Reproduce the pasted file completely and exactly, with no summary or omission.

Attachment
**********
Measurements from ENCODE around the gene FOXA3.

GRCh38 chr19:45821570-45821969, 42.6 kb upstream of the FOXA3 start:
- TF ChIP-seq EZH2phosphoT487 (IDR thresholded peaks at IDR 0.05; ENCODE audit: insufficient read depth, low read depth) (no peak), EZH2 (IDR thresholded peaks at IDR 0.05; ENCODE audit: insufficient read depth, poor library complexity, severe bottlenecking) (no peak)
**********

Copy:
Measurements from ENCODE around the gene FOXA3.

GRCh38 chr19:45821570-45821969, 42.6 kb upstream of the FOXA3 start:
- TF ChIP-seq EZH2phosphoT487 (IDR thresholded peaks at IDR 0.05; ENCODE audit: insufficient read depth, low read depth) (no peak), EZH2 (IDR thresholded peaks at IDR 0.05; ENCODE audit: insufficient read depth, poor library complexity, severe bottlenecking) (no peak)